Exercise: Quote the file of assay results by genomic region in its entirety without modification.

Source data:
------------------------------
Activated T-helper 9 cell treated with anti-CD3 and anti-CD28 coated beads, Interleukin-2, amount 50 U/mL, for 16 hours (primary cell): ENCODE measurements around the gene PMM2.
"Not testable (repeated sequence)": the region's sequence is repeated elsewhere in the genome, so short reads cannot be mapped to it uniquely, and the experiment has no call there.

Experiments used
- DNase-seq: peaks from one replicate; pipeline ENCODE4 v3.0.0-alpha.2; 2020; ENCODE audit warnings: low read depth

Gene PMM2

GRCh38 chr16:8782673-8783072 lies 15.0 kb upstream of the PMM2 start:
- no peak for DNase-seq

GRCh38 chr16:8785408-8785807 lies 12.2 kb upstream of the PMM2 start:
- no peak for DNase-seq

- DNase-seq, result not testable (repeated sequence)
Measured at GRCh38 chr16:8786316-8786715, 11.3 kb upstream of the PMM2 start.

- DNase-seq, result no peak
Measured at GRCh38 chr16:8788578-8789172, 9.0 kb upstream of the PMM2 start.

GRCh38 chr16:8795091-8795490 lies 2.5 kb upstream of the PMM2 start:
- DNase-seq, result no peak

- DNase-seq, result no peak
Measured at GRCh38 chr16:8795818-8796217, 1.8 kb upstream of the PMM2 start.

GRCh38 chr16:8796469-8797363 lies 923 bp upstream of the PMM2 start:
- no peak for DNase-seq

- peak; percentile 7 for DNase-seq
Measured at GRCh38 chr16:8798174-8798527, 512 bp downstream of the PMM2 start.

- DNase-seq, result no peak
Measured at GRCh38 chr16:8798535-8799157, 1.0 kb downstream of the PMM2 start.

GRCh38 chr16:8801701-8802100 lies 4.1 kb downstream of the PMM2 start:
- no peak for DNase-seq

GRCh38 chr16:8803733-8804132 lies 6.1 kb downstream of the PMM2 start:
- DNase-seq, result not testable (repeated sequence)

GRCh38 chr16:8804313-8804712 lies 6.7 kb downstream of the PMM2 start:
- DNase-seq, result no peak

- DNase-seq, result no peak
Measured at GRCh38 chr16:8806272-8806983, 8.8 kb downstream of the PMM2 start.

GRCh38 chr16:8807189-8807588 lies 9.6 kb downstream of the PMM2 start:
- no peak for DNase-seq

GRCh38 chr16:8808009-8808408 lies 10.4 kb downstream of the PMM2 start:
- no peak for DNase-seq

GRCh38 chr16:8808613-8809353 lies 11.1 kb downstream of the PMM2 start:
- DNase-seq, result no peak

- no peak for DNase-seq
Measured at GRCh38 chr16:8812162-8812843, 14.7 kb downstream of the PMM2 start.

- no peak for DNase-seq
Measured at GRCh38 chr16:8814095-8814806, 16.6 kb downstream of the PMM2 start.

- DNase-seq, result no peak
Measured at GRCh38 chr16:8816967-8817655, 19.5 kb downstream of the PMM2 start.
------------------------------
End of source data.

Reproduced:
Activated T-helper 9 cell treated with anti-CD3 and anti-CD28 coated beads, Interleukin-2, amount 50 U/mL, for 16 hours (primary cell): ENCODE measurements around the gene PMM2.
"Not testable (repeated sequence)": the region's sequence is repeated elsewhere in the genome, so short reads cannot be mapped to it uniquely, and the experiment has no call there.

Experiments used
- DNase-seq: peaks from one replicate; pipeline ENCODE4 v3.0.0-alpha.2; 2020; ENCODE audit warnings: low read depth

Gene PMM2

GRCh38 chr16:8782673-8783072 lies 15.0 kb upstream of the PMM2 start:
- no peak for DNase-seq

GRCh38 chr16:8785408-8785807 lies 12.2 kb upstream of the PMM2 start:
- no peak for DNase-seq

- DNase-seq, result not testable (repeated sequence)
Measured at GRCh38 chr16:8786316-8786715, 11.3 kb upstream of the PMM2 start.

- DNase-seq, result no peak
Measured at GRCh38 chr16:8788578-8789172, 9.0 kb upstream of the PMM2 start.

GRCh38 chr16:8795091-8795490 lies 2.5 kb upstream of the PMM2 start:
- DNase-seq, result no peak

- DNase-seq, result no peak
Measured at GRCh38 chr16:8795818-8796217, 1.8 kb upstream of the PMM2 start.

GRCh38 chr16:8796469-8797363 lies 923 bp upstream of the PMM2 start:
- no peak for DNase-seq

- peak; percentile 7 for DNase-seq
Measured at GRCh38 chr16:8798174-8798527, 512 bp downstream of the PMM2 start.

- DNase-seq, result no peak
Measured at GRCh38 chr16:8798535-8799157, 1.0 kb downstream of the PMM2 start.

GRCh38 chr16:8801701-8802100 lies 4.1 kb downstream of the PMM2 start:
- no peak for DNase-seq

GRCh38 chr16:8803733-8804132 lies 6.1 kb downstream of the PMM2 start:
- DNase-seq, result not testable (repeated sequence)

GRCh38 chr16:8804313-8804712 lies 6.7 kb downstream of the PMM2 start:
- DNase-seq, result no peak

- DNase-seq, result no peak
Measured at GRCh38 chr16:8806272-8806983, 8.8 kb downstream of the PMM2 start.

GRCh38 chr16:8807189-8807588 lies 9.6 kb downstream of the PMM2 start:
- no peak for DNase-seq

GRCh38 chr16:8808009-8808408 lies 10.4 kb downstream of the PMM2 start:
- no peak for DNase-seq

GRCh38 chr16:8808613-8809353 lies 11.1 kb downstream of the PMM2 start:
- DNase-seq, result no peak

- no peak for DNase-seq
Measured at GRCh38 chr16:8812162-8812843, 14.7 kb downstream of the PMM2 start.

- no peak for DNase-seq
Measured at GRCh38 chr16:8814095-8814806, 16.6 kb downstream of the PMM2 start.

- DNase-seq, result no peak
Measured at GRCh38 chr16:8816967-8817655, 19.5 kb downstream of the PMM2 start.